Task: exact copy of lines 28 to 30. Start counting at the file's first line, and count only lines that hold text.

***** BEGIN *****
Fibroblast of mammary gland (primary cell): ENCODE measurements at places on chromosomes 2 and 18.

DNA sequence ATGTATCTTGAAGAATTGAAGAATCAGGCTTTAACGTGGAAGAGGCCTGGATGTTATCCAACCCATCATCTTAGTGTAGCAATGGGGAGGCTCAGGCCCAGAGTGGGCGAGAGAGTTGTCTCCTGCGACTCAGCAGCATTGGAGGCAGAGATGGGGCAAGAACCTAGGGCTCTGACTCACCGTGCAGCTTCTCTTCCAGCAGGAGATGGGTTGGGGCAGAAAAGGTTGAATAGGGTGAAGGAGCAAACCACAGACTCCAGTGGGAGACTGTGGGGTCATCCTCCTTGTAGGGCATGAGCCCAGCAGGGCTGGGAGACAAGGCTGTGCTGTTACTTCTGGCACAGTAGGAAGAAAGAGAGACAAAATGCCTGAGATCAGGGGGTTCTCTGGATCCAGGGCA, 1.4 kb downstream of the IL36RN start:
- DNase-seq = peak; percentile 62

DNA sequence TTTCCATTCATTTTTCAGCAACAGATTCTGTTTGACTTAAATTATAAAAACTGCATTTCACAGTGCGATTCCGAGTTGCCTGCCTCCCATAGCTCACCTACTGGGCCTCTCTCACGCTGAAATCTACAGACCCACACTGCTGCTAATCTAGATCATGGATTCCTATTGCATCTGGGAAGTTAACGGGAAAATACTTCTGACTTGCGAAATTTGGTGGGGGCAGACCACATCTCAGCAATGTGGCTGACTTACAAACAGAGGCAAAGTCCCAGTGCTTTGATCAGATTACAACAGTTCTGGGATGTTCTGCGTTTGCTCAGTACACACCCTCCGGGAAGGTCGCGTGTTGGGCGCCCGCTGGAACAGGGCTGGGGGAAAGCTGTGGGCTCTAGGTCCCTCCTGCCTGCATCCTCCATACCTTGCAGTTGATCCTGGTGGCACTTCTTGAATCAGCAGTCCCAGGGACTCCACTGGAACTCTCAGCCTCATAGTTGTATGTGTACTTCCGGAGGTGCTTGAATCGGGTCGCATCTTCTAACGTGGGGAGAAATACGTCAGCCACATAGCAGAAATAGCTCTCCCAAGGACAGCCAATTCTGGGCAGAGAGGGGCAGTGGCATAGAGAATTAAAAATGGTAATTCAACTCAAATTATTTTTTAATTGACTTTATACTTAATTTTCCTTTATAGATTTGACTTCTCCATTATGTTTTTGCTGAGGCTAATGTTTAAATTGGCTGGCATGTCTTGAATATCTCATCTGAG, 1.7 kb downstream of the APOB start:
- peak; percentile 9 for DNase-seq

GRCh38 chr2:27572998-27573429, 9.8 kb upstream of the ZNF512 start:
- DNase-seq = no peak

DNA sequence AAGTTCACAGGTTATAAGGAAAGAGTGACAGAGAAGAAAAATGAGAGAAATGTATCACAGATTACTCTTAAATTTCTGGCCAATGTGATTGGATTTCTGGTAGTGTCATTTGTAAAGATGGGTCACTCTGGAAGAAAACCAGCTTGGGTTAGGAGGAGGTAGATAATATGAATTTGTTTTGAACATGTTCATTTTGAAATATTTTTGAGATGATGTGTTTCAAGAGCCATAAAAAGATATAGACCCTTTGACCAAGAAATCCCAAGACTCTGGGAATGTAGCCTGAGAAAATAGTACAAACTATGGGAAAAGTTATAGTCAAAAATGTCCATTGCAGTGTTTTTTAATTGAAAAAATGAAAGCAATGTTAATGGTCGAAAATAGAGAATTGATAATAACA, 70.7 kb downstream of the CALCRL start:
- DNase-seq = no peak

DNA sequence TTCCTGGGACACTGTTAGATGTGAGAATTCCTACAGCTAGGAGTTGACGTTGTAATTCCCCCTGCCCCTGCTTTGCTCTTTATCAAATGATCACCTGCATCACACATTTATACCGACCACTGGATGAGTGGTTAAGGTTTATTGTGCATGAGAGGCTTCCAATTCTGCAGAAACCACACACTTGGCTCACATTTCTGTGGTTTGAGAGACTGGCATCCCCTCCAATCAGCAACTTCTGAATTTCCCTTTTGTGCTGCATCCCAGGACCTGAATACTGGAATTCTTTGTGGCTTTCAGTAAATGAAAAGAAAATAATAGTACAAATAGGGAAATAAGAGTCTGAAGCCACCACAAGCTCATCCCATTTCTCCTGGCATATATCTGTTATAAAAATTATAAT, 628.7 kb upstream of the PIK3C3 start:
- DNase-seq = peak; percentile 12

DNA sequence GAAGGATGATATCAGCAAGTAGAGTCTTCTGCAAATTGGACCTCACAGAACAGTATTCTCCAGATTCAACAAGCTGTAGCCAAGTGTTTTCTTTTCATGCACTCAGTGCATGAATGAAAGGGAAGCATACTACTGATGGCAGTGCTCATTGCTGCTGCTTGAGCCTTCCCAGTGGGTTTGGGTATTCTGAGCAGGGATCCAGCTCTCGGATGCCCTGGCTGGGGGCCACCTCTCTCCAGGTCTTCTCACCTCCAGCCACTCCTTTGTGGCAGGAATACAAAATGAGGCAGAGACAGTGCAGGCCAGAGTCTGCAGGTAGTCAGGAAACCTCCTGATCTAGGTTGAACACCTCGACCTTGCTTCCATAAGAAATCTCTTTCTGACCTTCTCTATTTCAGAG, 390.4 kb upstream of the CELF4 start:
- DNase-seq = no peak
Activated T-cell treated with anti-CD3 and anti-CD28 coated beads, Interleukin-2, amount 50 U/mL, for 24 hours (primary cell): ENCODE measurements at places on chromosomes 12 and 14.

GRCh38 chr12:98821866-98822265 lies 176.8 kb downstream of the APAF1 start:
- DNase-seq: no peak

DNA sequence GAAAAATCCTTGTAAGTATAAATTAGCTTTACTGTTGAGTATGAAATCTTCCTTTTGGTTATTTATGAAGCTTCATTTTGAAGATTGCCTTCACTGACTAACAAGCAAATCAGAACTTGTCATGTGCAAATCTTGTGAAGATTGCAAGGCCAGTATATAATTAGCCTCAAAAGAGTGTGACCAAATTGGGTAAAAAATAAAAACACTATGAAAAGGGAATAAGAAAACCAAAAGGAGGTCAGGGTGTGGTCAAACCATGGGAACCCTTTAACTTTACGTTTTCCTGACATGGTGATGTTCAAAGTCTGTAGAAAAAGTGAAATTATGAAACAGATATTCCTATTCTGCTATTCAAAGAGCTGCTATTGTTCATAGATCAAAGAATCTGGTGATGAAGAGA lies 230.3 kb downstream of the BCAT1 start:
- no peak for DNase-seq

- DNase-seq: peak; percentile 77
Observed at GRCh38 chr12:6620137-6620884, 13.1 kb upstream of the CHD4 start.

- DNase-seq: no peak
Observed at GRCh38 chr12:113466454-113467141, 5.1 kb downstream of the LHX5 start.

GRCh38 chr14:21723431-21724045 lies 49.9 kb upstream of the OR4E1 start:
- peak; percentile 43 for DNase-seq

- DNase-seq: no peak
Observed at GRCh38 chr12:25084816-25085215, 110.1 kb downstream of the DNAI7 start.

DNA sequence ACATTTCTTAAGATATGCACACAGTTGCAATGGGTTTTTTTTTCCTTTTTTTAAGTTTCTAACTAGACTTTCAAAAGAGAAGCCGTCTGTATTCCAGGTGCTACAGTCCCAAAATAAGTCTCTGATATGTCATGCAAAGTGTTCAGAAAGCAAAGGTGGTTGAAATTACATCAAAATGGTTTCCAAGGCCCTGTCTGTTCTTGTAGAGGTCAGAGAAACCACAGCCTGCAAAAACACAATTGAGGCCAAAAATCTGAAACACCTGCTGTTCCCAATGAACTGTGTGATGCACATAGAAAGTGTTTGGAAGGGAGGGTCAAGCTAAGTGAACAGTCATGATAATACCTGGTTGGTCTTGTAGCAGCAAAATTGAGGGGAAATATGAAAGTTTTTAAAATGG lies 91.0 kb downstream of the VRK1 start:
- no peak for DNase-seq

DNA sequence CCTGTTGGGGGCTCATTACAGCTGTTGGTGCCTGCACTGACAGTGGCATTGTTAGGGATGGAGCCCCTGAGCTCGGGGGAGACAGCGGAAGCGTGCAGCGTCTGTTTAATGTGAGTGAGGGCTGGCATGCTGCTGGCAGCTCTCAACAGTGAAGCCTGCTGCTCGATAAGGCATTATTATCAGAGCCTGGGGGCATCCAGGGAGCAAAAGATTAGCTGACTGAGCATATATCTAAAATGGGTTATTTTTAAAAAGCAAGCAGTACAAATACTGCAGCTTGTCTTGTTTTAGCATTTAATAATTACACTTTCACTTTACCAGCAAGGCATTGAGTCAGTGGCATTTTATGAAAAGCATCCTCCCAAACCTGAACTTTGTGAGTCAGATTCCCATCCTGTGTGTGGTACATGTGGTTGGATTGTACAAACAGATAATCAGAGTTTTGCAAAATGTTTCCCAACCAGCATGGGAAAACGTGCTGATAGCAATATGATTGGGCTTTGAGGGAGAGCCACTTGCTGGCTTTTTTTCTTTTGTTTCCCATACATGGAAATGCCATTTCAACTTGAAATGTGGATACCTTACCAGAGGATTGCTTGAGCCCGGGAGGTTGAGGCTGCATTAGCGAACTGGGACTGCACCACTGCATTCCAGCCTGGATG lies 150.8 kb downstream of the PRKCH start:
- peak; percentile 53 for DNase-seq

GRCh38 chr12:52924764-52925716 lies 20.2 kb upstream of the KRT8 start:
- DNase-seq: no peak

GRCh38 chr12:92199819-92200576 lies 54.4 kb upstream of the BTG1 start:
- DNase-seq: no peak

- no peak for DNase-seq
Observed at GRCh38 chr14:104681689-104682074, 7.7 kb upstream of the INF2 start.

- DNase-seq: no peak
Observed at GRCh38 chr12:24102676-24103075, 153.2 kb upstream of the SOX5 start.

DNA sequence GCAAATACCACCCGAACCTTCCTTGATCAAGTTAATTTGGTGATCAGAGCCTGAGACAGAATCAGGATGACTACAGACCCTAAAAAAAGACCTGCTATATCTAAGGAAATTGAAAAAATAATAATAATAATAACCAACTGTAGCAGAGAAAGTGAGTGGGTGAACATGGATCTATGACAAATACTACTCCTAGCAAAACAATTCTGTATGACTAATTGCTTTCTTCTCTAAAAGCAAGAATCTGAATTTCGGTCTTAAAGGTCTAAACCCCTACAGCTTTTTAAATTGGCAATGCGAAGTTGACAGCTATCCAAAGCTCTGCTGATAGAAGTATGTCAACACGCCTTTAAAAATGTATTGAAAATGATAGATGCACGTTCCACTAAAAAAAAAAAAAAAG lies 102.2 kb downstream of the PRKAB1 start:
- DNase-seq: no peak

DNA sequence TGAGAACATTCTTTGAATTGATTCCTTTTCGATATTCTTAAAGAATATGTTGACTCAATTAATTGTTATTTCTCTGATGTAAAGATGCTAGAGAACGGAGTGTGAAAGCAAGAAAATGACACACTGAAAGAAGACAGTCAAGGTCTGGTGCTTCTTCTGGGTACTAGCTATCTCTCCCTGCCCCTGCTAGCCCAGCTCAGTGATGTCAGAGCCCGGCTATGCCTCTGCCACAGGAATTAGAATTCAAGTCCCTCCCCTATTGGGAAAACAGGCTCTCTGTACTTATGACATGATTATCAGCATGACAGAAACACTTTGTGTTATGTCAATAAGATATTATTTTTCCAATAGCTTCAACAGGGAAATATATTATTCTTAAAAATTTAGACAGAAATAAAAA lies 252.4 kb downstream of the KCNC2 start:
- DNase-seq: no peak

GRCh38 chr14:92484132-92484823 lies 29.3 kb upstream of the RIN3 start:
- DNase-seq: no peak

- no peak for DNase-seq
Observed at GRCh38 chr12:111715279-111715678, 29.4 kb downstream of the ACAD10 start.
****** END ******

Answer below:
- no peak for DNase-seq

DNA sequence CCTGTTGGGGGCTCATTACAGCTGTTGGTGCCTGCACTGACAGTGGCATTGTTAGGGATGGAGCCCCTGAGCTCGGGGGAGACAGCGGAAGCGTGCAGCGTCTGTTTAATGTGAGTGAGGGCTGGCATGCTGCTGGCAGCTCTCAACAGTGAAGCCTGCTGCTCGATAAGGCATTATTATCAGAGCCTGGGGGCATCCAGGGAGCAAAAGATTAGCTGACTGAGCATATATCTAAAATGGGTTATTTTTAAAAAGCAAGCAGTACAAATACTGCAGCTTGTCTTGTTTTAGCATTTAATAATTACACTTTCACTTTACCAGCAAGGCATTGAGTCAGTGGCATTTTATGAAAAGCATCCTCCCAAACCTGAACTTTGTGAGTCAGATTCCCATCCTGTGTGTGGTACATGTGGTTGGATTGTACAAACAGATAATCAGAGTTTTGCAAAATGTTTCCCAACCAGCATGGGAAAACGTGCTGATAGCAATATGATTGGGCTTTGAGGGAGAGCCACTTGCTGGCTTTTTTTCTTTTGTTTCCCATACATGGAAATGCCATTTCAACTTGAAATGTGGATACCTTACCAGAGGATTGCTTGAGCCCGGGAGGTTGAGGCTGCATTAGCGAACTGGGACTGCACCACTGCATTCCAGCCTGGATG lies 150.8 kb downstream of the PRKCH start:
- peak; percentile 53 for DNase-seq